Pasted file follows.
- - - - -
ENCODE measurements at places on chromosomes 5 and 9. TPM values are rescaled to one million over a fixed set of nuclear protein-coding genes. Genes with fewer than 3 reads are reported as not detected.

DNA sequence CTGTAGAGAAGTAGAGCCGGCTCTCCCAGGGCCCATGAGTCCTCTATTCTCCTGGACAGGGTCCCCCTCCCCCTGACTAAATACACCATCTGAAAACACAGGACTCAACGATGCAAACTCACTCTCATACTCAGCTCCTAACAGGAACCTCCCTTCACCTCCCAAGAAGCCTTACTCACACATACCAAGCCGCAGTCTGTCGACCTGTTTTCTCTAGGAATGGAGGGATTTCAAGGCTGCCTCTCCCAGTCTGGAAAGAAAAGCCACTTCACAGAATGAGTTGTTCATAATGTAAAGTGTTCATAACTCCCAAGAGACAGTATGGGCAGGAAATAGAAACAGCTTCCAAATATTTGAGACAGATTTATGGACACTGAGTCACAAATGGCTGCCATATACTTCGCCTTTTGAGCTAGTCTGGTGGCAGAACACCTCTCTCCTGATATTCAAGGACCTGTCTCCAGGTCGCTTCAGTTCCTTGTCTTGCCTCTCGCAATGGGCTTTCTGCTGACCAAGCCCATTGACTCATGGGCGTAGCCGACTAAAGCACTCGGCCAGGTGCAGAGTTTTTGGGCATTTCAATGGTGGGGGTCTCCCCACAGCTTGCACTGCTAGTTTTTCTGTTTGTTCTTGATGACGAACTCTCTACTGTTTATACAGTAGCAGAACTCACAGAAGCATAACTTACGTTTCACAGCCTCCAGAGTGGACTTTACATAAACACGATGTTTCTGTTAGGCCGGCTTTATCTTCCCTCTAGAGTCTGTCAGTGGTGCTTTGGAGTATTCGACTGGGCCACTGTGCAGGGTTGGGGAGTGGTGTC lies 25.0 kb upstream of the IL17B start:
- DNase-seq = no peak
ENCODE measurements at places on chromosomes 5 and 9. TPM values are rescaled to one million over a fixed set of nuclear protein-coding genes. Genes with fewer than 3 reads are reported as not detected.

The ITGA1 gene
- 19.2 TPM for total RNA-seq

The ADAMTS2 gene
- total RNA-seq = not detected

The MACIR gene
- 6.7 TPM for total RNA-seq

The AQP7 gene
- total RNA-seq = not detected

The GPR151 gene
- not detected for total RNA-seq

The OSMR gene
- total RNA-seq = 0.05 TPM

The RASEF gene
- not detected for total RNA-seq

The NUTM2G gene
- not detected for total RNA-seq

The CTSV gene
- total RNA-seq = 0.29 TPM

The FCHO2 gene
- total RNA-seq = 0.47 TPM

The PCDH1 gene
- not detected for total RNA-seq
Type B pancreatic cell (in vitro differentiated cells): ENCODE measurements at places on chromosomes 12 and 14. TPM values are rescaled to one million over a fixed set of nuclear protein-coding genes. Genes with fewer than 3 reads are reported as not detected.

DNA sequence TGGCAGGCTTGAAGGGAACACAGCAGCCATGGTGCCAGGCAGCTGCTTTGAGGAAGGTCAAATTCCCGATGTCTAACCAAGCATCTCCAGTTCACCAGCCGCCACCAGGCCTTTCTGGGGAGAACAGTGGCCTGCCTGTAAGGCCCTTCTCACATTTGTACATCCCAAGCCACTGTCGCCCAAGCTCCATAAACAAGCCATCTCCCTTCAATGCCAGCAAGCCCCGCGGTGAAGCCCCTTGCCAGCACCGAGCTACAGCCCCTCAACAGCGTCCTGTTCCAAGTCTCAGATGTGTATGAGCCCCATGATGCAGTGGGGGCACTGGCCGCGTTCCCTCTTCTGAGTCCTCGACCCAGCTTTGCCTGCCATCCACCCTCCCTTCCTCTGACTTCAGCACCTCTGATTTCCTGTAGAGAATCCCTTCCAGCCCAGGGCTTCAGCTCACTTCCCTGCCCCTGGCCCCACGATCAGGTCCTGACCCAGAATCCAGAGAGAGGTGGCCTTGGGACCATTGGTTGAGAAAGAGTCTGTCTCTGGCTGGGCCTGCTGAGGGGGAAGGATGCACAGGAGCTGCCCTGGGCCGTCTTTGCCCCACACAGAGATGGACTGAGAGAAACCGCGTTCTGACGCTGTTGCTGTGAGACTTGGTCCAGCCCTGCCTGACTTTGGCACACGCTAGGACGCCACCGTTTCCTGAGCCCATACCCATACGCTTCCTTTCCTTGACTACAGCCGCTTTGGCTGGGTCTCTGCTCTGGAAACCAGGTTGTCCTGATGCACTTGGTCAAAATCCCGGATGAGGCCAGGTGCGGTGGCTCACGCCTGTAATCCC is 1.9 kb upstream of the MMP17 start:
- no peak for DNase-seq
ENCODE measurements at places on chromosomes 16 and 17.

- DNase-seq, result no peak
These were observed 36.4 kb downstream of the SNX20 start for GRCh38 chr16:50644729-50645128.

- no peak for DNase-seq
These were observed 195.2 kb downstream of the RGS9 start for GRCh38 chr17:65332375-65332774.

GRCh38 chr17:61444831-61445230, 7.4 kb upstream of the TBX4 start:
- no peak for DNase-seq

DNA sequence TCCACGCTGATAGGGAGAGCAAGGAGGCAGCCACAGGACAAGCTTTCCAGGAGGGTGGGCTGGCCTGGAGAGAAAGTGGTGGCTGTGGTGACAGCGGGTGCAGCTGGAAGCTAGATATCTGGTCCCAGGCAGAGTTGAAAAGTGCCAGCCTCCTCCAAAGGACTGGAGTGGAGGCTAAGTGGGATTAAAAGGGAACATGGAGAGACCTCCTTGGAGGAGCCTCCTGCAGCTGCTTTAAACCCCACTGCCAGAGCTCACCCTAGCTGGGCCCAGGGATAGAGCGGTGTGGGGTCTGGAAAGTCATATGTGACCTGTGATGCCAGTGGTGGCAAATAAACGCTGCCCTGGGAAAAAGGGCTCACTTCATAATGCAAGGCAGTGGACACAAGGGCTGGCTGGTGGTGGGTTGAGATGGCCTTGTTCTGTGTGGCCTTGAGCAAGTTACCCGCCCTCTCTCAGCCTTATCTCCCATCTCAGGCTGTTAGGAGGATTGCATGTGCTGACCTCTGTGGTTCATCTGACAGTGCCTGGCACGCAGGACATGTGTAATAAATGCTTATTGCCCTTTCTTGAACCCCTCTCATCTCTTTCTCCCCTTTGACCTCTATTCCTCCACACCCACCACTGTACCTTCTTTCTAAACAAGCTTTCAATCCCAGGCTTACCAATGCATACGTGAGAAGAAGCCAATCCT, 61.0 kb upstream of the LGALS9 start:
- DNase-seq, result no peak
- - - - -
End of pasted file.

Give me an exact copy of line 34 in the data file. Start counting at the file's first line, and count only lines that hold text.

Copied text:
These were observed 195.2 kb downstream of the RGS9 start for GRCh38 chr17:65332375-65332774.